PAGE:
Sunday, July 09, 2006

Able Disabled and Unable Disabled

I found a post on a list about chromosomal trisomies. The subject was Predicting Outcome - long and as the title suggests, it was a very long post. It's archived in that list's archives, available to the public.
The post is about the perceived differences between mosaic and full trisomy (particularly trisomy 18). It's by Karen, a mother of a boy with mosaic trisomy 18, who talks about all the nasty stuff she's gotten from various people because her son's trisomy is mosaic instead of full. As I read it, I was struck by the parallels between how high functioning and low functioning autism is portrayed.
The post is in response to another woman saying that when she was pregnant she was told mosaic trisomy could be "just as bad or worse" than full trisomy, and later, after the child was born "she is doing so well because she is mosaic".
One of the first things Karen says is that despite the stereotypes, both mosaic and full trisomy kids are very variable. For example:

"I look at the mosaicers on the list, and others that I have met and the variability never ceases to amaze me - and there is no rhyme or reason to any of it. But then I look at the "fulls" and feel the same."

Unlike the division between high functioning and low functioning autistic, the division between mosaic and full trisomy is determined by a medical test. But in both cases, one characteristic is assumed to indicate all sorts of other characteristics, when in fact it doesn't. Definitions of low/high functioning autism vary. If you define it by speech, pretty much every other skill varies between both. Same if you define it by self-care, whether or not they "regressed", whether or not they self-injure, or any other trait.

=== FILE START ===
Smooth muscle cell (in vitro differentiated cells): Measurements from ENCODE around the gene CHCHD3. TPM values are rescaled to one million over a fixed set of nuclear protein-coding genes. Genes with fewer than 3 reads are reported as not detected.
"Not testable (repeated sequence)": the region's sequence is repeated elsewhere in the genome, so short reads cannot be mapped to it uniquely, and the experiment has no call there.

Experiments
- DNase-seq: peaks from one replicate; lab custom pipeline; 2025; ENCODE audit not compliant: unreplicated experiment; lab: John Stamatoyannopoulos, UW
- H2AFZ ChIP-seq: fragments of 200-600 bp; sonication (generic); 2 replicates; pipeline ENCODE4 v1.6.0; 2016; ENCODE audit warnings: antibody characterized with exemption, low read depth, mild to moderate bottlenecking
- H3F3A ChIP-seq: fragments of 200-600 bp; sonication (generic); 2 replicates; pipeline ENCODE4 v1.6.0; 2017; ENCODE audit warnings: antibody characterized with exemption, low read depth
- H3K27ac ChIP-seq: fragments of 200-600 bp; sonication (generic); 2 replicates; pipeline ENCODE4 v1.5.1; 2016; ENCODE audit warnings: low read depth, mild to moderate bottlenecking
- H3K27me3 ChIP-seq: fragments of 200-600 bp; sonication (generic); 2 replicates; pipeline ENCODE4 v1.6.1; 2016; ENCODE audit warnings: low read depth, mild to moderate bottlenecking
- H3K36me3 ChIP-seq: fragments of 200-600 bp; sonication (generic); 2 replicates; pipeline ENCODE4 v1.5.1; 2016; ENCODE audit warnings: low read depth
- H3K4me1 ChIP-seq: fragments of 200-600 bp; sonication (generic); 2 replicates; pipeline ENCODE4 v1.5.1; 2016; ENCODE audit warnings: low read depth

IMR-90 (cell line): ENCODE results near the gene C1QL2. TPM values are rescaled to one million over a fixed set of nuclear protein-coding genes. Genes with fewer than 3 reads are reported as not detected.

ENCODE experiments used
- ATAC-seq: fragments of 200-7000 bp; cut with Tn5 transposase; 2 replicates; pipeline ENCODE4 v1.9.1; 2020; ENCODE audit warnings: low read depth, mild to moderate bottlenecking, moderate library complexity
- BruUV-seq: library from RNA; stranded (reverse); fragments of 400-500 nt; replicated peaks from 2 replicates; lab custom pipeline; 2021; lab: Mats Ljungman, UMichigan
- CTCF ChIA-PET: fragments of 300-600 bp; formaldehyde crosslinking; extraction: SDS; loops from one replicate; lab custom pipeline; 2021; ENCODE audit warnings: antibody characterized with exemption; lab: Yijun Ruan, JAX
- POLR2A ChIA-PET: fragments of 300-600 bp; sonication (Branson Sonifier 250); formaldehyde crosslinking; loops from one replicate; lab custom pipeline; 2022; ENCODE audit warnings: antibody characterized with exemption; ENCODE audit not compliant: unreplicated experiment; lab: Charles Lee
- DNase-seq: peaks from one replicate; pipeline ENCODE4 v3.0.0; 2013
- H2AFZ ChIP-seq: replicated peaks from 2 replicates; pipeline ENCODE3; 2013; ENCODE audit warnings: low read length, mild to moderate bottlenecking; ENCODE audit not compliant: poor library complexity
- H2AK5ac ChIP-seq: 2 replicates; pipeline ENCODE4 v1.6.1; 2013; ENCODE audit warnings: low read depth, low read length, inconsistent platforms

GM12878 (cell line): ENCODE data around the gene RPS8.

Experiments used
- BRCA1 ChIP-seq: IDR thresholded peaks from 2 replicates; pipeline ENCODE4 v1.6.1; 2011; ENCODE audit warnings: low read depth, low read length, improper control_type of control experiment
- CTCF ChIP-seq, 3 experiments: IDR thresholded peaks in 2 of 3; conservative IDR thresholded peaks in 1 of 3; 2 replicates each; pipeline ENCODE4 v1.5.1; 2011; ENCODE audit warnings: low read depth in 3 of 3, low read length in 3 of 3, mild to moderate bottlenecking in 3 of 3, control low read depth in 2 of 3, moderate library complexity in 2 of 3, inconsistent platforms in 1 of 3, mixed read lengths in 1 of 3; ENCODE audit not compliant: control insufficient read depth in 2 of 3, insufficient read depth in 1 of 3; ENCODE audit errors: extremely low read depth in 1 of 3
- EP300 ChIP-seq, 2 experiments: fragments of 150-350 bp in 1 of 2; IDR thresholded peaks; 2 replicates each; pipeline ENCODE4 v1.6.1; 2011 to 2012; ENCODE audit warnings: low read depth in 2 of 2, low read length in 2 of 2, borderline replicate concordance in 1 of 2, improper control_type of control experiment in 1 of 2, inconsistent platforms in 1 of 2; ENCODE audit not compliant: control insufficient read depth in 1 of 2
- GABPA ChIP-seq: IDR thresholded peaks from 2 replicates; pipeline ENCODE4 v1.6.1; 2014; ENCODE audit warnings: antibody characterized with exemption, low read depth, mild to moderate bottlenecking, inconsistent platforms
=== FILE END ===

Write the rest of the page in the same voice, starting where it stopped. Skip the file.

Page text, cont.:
Karen also describes how doctors often look at her son and see a "great kid", but don't see all the struggles he has. High functioning autism is viewed the same way. An autistic who can speak well is often assumed to have no difficulty communicating, looking after themselves, holding down a job, or anything except for reading nonverbal signals. And autistics who type well on the internet are often assumed, by people who've never met them in person, to be high functioning in all their other skills, if they're even autistic.
Karen also describes how once a person on the list asked about development in trisomy kids, and she described when her son learnt to do various things, and was told she shouldn't discuss her son's development because he was mosaic. Countless times I've been told, or seen others get told, that their experience as an autistic person doesn't matter because they're "high functioning". Granted, sometimes there's a true difference, both in terms of mosaic/full and high/low functioning autism. But a) sometimes the difference is not as great as it's believed to be, and b) everyone's experience counts, even if it's unusual.
And there's more parallels. Basically, this post is to point out the truth of the statement "same struggle, different difference" in yet another circumstance. It seems that there are two disability stereotypes, the "able disabled" (high functioning autistic, mosaic trisomy) and the "unable disabled" (low functioning autistic, full trisomy) and in fact, the truth of what the person is like lies somewhere in between. In Critic of the Dawn, Cal Montgomery names the "able" version of her Mary, and the "unable" version Bruce. She says:

"I choose not to emulate or to repudiate either of my phantom relatives. That decision reflects my understanding that there are those whose lives are dominated, with or without their consent, by phantoms much like Bruce or much like Mary. It reflects my conviction that the representations of disability that give Mary and Bruce detailed life are less than reality, are both more and less than truth, that I am being asked to choose between two stereotypes, not two realities. It reflects the heritage I claim as mine, the community, the communities, to which I believe I am responsible."

Ettina

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